said Dan Hess, senior vice president of comScore Networks, a firm that tracks online usage trends.
The competition takes off
The addition of more traditional travel services could help Priceline attract a new base of customers. But it also puts Priceline in direct competition with other popular on-line travel agencies like Expedia and Sabre Holdings Corp.'s (Research) Travelocity.
And even though the company reported strong increases in profits in the fourth quarter of last year, some analysts think fierce competition from larger online travel sites could spell trouble for the company in the long run.
Priceline will also face more competition from desperate airlines. Given the increasing financial difficulties for many companies in that industry, several airlines have stepped up their efforts to get consumers to book flights directly through their own sites as opposed to through middlemen like Priceline.
And other Web giants such as AOL, which like CNN/Money, is owned by Time Warner (Research), and Yahoo! (Research) are also trying to get a piece of the online travel pie. AOL launched a beta version of an online travel search service in March while Yahoo! acquired travel search engine FareChase last year.
Travel is single largest category of e-commerce, accounting for about 43 percent of all online spending, according to Hess. It's also rapidly growing. Revenues increased 26 percent last year. But Hess warned that "an industry can only maintain growth rates like that for so long" since "competition is becoming more fierce."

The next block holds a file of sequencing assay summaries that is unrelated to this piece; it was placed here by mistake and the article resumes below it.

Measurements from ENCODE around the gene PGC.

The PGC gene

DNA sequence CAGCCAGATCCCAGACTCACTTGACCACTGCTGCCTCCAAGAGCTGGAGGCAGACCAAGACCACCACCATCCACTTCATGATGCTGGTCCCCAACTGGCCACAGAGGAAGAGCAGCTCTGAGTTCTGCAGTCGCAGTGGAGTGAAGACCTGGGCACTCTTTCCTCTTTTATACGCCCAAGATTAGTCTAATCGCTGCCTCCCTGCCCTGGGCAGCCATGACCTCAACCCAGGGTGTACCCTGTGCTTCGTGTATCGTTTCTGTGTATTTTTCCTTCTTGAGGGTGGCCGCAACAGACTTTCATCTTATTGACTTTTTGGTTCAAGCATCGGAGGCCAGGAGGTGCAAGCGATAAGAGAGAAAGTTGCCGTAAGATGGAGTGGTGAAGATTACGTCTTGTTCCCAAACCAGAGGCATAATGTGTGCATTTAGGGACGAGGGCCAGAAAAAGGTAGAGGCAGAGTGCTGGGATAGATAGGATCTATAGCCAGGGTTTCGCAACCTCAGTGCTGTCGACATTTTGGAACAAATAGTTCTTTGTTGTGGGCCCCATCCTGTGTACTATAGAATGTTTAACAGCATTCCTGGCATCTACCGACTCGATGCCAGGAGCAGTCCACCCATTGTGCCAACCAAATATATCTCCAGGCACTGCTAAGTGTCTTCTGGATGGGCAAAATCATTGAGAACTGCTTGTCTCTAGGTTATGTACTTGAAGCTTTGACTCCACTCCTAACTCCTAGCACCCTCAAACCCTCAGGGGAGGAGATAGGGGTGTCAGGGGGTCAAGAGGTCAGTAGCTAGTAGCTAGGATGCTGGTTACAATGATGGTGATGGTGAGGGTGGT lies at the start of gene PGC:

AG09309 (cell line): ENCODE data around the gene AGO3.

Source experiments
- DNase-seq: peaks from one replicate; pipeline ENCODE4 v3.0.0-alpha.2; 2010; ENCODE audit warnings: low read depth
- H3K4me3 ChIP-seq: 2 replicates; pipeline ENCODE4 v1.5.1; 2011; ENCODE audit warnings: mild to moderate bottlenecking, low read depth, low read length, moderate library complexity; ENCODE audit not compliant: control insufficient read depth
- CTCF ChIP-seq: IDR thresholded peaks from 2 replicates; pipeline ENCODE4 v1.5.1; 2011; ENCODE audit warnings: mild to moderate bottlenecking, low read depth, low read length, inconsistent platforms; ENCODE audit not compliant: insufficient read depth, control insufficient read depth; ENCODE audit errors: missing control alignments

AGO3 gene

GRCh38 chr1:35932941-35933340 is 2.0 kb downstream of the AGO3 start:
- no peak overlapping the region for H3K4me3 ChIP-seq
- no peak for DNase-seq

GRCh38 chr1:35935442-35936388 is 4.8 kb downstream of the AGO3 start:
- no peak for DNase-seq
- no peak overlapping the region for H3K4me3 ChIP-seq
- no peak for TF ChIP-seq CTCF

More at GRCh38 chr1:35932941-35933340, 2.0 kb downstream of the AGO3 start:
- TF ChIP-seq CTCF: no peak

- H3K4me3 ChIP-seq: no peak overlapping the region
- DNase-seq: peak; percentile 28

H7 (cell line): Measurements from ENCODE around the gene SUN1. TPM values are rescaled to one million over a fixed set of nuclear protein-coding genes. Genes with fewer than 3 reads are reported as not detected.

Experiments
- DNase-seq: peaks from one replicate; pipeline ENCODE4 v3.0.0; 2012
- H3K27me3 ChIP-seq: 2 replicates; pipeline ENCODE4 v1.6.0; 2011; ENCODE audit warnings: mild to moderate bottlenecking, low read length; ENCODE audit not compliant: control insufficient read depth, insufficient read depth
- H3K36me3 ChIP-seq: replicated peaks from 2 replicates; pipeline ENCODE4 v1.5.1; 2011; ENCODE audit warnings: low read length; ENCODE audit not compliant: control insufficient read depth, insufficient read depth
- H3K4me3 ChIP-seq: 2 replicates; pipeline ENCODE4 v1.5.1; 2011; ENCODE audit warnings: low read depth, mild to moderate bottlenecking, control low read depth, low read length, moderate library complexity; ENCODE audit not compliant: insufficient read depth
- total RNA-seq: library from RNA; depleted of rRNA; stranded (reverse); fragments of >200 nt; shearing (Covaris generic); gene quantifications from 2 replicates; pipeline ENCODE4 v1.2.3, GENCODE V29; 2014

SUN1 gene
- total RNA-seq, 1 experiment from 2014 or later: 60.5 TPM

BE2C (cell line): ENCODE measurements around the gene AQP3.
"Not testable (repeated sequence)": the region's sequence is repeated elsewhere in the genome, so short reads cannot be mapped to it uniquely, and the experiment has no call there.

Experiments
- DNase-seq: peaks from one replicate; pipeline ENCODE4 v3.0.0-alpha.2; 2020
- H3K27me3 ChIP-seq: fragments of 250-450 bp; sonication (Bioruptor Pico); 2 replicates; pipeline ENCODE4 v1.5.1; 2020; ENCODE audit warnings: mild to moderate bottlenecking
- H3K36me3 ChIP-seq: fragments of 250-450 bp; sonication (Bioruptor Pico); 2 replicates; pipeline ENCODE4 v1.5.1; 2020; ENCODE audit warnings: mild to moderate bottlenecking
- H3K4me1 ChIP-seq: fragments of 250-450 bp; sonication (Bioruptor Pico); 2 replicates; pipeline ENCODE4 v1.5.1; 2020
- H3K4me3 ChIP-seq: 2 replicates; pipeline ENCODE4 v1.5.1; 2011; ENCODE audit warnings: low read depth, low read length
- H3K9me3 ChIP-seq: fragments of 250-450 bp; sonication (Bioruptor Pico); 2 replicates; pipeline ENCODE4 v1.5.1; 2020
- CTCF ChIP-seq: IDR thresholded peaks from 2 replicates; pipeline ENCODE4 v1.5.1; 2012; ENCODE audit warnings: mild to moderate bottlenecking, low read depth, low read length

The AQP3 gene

Despite some concerns about the overall state of the industry, Priceline's new strategy has won it fans on Wall Street.
"Priceline continues to benefit from its successful transition to a diversified online travel provider versus a niche opaque business," wrote Anthony Noto, an analyst for Goldman Sachs, in a recent research report.
In the first quarter, analysts expect earnings, excluding one-time charges, of 20 cents a share, according to Thomson/First Call, up more than 50 percent from a pro-forma profit of 13 cents a share in the same period a year ago.
But is this growth already reflected in the stock price? Priceline trades at 22 times 2005 earnings estimates, a steep premium to Cendant (Research), which owns Orbitz and CheapTickets, and Sabre Holdings, which owns Travelocity.
In addition, the stock has enjoyed some nice pops during the past few months due to takeover rumors. Priceline.com is the only major pure play left in an industry that's rapidly consolidating but there's no guarantee that the company will be acquired. So investors need to be wary of speculation.
However, Priceline's stock actually looks attractive when you consider that its projected annual earnings growth rate for the next few years is much higher than Cendant and Sabre. In addition, Goldman's Noto points out that Priceline's stock trades at a discount to several other rapidly growing e-commerce companies, such as Amazon.com (Research) and eBay (Research).
So it seems that Priceline's shares, as well as its fares, could be a good deal.
For the latest on the summer travel spike, click here.